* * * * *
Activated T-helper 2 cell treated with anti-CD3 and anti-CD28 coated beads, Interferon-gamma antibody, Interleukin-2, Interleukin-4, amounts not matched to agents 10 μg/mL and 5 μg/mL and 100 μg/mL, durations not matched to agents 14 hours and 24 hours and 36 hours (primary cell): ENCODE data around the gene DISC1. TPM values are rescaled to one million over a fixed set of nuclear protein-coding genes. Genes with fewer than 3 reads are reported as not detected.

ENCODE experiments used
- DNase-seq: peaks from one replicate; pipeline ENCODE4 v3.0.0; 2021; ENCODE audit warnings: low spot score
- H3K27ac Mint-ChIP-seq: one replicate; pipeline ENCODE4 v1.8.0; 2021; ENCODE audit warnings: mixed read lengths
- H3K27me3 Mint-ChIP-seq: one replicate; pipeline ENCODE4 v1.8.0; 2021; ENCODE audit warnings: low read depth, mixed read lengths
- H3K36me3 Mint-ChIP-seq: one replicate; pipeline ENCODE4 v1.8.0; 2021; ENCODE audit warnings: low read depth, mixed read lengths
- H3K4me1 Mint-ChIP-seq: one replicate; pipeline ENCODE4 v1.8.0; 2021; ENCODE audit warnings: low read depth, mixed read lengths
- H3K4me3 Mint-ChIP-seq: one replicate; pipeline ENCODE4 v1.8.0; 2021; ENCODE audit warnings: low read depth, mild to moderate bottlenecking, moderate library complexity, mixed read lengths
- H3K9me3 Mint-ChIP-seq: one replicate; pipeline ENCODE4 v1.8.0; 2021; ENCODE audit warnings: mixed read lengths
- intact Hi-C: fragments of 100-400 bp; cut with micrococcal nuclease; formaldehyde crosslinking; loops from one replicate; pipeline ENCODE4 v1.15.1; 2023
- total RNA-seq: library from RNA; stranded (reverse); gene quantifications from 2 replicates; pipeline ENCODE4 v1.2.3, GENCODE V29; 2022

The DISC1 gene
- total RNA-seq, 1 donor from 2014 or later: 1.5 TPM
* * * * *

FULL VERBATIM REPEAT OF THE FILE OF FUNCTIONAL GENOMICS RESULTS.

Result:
Activated T-helper 2 cell treated with anti-CD3 and anti-CD28 coated beads, Interferon-gamma antibody, Interleukin-2, Interleukin-4, amounts not matched to agents 10 μg/mL and 5 μg/mL and 100 μg/mL, durations not matched to agents 14 hours and 24 hours and 36 hours (primary cell): ENCODE data around the gene DISC1. TPM values are rescaled to one million over a fixed set of nuclear protein-coding genes. Genes with fewer than 3 reads are reported as not detected.

ENCODE experiments used
- DNase-seq: peaks from one replicate; pipeline ENCODE4 v3.0.0; 2021; ENCODE audit warnings: low spot score
- H3K27ac Mint-ChIP-seq: one replicate; pipeline ENCODE4 v1.8.0; 2021; ENCODE audit warnings: mixed read lengths
- H3K27me3 Mint-ChIP-seq: one replicate; pipeline ENCODE4 v1.8.0; 2021; ENCODE audit warnings: low read depth, mixed read lengths
- H3K36me3 Mint-ChIP-seq: one replicate; pipeline ENCODE4 v1.8.0; 2021; ENCODE audit warnings: low read depth, mixed read lengths
- H3K4me1 Mint-ChIP-seq: one replicate; pipeline ENCODE4 v1.8.0; 2021; ENCODE audit warnings: low read depth, mixed read lengths
- H3K4me3 Mint-ChIP-seq: one replicate; pipeline ENCODE4 v1.8.0; 2021; ENCODE audit warnings: low read depth, mild to moderate bottlenecking, moderate library complexity, mixed read lengths
- H3K9me3 Mint-ChIP-seq: one replicate; pipeline ENCODE4 v1.8.0; 2021; ENCODE audit warnings: mixed read lengths
- intact Hi-C: fragments of 100-400 bp; cut with micrococcal nuclease; formaldehyde crosslinking; loops from one replicate; pipeline ENCODE4 v1.15.1; 2023
- total RNA-seq: library from RNA; stranded (reverse); gene quantifications from 2 replicates; pipeline ENCODE4 v1.2.3, GENCODE V29; 2022

The DISC1 gene
- total RNA-seq, 1 donor from 2014 or later: 1.5 TPM